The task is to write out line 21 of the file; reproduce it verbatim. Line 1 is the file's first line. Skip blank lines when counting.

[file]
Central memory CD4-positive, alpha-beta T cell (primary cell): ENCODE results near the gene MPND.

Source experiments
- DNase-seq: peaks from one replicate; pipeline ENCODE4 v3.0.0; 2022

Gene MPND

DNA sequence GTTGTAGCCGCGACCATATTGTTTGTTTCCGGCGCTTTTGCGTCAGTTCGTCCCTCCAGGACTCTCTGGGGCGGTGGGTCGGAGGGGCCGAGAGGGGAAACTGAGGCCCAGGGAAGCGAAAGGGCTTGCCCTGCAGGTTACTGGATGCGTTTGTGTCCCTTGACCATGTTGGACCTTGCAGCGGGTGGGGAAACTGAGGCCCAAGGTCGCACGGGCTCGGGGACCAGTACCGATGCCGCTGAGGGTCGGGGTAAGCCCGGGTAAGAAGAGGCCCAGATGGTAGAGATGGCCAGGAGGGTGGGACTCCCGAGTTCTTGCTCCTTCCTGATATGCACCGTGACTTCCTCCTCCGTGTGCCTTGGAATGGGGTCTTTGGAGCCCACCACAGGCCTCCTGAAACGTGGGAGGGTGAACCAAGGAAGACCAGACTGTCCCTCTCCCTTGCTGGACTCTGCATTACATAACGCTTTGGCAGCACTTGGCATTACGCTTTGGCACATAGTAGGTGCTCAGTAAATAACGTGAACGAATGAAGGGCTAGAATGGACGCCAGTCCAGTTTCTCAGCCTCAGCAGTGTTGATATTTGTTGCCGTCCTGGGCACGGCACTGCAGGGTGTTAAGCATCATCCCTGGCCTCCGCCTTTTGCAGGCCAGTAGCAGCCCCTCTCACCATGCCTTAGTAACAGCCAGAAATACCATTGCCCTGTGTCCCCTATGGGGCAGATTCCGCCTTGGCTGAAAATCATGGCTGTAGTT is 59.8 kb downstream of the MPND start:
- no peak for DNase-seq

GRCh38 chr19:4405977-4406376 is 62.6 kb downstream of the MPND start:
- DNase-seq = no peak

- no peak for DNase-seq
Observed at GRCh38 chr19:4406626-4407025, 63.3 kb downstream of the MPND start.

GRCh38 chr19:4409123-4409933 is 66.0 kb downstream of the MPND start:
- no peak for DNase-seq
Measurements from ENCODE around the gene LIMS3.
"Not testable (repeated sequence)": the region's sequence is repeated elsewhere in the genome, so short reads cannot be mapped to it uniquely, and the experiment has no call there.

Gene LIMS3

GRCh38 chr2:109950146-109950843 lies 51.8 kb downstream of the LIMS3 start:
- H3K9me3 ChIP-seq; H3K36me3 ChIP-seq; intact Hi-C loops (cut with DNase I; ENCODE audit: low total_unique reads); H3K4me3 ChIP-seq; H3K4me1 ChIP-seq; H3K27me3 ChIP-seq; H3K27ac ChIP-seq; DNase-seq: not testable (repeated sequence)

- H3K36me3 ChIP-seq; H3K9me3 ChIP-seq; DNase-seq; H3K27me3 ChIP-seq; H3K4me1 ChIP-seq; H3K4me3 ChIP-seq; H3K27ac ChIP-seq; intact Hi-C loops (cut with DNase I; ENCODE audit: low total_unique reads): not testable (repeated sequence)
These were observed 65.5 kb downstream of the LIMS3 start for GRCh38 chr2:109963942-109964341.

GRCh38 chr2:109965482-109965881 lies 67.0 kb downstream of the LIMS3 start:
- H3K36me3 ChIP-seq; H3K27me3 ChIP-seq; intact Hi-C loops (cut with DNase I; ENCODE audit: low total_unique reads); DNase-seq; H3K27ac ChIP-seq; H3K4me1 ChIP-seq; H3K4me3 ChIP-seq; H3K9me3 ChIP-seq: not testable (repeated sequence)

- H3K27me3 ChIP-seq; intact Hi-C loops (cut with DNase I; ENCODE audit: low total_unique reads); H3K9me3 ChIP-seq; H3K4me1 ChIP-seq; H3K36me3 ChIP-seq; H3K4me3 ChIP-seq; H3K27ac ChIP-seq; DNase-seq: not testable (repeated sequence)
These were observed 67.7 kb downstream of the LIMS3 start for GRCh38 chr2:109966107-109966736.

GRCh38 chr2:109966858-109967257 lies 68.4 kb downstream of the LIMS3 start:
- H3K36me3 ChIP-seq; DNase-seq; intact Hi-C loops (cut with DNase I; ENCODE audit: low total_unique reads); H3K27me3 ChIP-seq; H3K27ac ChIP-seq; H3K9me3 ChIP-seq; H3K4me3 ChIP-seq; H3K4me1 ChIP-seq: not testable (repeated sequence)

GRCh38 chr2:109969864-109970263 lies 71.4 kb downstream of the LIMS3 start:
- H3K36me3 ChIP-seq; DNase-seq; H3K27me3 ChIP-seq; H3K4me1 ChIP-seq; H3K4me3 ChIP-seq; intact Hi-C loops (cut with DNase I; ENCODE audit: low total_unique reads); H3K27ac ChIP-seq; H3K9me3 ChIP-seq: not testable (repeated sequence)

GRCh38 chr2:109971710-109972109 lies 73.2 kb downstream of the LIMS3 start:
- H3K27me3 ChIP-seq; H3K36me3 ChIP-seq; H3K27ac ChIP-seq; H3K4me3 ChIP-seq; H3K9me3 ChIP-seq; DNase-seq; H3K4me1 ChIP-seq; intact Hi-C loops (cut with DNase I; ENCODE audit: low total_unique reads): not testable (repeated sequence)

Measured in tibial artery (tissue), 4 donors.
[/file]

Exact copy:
- H3K36me3 ChIP-seq; H3K27me3 ChIP-seq; intact Hi-C loops (cut with DNase I; ENCODE audit: low total_unique reads); DNase-seq; H3K27ac ChIP-seq; H3K4me1 ChIP-seq; H3K4me3 ChIP-seq; H3K9me3 ChIP-seq: not testable (repeated sequence)